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Biochim Biophys Acta. 2009 Sep;1793(9):1516-23. doi: 10.1016/j.bbamcr.2008.12.013. Epub 2009 Jan 2.

Role and regulation of autophagy in cancer.

Author information

1
University of Medicine and Dentistry of New Jersey, Robert Wood Johnson Medical School, 675 Hoes Lane, Piscataway, NJ 08854, USA.

Abstract

Autophagy is an evolutionarily conserved process whereby cytoplasm and cellular organelles are degraded in lysosomes for amino acid and energy recycling. Autophagy is a survival pathway activated in response to nutrient deprivation and other stressful stimuli, such as metabolic stress and exposure to anticancer drugs. However, autophagy may also result in cell death, if it proceeds to completion. Defective autophagy is implicated in tumorigenesis, as the essential autophagy regulator beclin 1 is monoallelically deleted in human breast, ovarian and prostate cancers, and beclin 1(+/-) mice are tumor-prone. How autophagy suppresses tumorigenesis is under intense investigation. Cell-autonomous mechanisms, involving protection of genome integrity and stability, and a non-cell-autonomous mechanism, involving suppression of necrosis and inflammation, have been discovered so far. The role of autophagy in treatment responsiveness is also complex. Autophagy inhibition concurrently with chemotherapy or radiotherapy has emerged as a novel approach in cancer treatment, as autophagy-competent tumor cells depend on autophagy for survival under drug- and radiation-induced stress. Alternatively, autophagy stimulation and preservation of cellular fitness by maintenance of protein and organelle quality control, suppression of DNA damage and genomic instability, and limitation of necrosis-associated inflammation may play a critical role in cancer prevention.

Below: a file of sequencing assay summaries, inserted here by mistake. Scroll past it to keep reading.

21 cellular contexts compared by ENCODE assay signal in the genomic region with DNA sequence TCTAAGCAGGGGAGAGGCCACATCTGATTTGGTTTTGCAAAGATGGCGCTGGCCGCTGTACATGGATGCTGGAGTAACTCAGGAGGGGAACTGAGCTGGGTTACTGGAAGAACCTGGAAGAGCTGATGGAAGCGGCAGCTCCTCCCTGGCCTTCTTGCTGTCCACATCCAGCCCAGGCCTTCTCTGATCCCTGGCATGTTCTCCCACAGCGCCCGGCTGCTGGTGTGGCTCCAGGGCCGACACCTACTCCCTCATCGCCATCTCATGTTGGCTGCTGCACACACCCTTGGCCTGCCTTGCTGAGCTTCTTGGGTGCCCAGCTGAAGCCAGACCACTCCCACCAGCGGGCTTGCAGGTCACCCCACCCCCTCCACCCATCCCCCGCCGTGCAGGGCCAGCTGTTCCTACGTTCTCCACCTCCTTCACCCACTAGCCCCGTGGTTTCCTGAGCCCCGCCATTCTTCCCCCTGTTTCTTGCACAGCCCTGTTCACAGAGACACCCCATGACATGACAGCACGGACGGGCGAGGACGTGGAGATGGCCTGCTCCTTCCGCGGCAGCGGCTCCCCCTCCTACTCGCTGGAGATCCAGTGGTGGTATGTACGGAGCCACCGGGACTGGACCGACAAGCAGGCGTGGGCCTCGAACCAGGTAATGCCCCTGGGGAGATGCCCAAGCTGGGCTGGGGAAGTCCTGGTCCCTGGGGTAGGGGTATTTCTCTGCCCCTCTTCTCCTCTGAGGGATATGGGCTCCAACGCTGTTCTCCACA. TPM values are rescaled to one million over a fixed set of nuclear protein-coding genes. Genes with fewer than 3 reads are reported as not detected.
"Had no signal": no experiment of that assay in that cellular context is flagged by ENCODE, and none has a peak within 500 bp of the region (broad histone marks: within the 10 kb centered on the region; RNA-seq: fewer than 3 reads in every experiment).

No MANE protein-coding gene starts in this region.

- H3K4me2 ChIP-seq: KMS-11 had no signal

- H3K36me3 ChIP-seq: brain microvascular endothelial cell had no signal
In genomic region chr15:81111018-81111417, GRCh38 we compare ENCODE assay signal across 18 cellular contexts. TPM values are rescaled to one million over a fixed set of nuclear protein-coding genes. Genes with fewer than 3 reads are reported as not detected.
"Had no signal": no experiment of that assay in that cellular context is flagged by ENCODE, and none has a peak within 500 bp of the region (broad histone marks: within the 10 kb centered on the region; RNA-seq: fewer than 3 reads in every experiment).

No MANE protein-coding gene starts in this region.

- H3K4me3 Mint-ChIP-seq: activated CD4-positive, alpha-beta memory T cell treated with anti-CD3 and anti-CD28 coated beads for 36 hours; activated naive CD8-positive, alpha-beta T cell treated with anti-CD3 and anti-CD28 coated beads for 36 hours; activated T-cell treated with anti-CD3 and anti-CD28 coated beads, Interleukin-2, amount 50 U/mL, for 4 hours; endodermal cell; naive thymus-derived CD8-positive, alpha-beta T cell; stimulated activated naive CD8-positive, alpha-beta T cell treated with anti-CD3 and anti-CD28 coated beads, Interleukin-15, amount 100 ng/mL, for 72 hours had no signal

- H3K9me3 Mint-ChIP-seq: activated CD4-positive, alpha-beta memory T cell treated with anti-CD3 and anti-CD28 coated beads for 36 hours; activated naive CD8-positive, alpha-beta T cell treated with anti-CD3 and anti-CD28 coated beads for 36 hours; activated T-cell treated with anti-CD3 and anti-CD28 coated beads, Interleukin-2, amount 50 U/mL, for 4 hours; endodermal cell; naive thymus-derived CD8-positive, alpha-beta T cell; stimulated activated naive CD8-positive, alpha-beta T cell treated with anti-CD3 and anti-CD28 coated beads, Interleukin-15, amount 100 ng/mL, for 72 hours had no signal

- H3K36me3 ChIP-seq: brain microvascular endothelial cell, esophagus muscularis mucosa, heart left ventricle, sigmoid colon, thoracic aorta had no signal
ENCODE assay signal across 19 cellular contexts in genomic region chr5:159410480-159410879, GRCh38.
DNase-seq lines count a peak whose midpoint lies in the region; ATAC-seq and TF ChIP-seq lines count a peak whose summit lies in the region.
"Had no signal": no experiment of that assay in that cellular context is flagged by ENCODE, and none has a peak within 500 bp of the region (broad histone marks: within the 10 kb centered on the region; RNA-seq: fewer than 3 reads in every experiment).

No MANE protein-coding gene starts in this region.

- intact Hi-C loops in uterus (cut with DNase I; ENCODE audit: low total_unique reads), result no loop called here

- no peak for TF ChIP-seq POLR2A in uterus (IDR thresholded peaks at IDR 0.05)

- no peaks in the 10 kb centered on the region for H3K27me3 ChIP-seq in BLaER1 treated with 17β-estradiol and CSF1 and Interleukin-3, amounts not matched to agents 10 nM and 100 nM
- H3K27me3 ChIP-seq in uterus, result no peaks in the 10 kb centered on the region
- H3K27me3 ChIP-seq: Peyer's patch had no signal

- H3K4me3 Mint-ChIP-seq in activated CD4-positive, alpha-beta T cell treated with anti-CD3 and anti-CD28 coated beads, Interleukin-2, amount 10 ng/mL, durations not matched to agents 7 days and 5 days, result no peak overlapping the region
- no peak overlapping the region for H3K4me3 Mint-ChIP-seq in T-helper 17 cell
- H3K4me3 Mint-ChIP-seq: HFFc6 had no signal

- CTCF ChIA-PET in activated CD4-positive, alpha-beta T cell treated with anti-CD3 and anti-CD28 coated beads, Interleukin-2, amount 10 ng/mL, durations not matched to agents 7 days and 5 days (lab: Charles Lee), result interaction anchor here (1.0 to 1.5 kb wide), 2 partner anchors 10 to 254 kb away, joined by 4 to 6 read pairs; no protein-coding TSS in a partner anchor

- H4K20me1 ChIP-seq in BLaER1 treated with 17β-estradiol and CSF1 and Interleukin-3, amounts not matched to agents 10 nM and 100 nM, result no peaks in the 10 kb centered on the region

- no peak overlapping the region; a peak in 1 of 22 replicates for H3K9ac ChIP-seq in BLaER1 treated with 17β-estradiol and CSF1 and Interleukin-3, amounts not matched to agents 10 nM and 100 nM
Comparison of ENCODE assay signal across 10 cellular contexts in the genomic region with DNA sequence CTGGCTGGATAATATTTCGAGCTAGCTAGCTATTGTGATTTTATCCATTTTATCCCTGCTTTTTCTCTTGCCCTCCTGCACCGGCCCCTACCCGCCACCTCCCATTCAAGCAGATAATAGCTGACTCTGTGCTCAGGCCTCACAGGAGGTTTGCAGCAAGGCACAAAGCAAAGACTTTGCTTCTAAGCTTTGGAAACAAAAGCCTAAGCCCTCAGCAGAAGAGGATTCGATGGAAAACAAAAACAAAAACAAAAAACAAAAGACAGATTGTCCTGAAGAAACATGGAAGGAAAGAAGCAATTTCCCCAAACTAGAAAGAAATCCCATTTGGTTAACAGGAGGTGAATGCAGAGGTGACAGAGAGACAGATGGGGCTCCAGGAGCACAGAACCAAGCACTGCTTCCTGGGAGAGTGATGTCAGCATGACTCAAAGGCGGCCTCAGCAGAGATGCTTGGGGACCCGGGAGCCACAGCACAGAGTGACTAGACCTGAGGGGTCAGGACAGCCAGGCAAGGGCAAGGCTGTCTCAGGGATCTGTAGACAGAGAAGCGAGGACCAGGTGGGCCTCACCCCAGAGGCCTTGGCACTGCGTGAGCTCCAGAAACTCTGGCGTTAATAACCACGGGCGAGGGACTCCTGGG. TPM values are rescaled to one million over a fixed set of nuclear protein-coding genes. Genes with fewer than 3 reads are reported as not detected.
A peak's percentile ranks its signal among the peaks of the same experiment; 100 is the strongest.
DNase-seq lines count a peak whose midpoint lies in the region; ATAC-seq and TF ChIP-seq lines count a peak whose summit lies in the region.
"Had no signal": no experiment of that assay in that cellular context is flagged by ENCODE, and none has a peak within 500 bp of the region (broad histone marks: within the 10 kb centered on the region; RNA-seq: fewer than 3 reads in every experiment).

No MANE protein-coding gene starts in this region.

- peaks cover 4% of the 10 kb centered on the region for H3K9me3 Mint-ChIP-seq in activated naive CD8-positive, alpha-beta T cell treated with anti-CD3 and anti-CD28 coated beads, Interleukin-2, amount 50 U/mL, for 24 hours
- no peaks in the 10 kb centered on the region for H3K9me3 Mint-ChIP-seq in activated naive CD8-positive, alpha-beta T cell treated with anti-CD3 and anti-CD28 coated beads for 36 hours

PMID:
19167434
PMCID:
PMC3155287
DOI:
10.1016/j.bbamcr.2008.12.013
[Indexed for MEDLINE]
Free PMC Article

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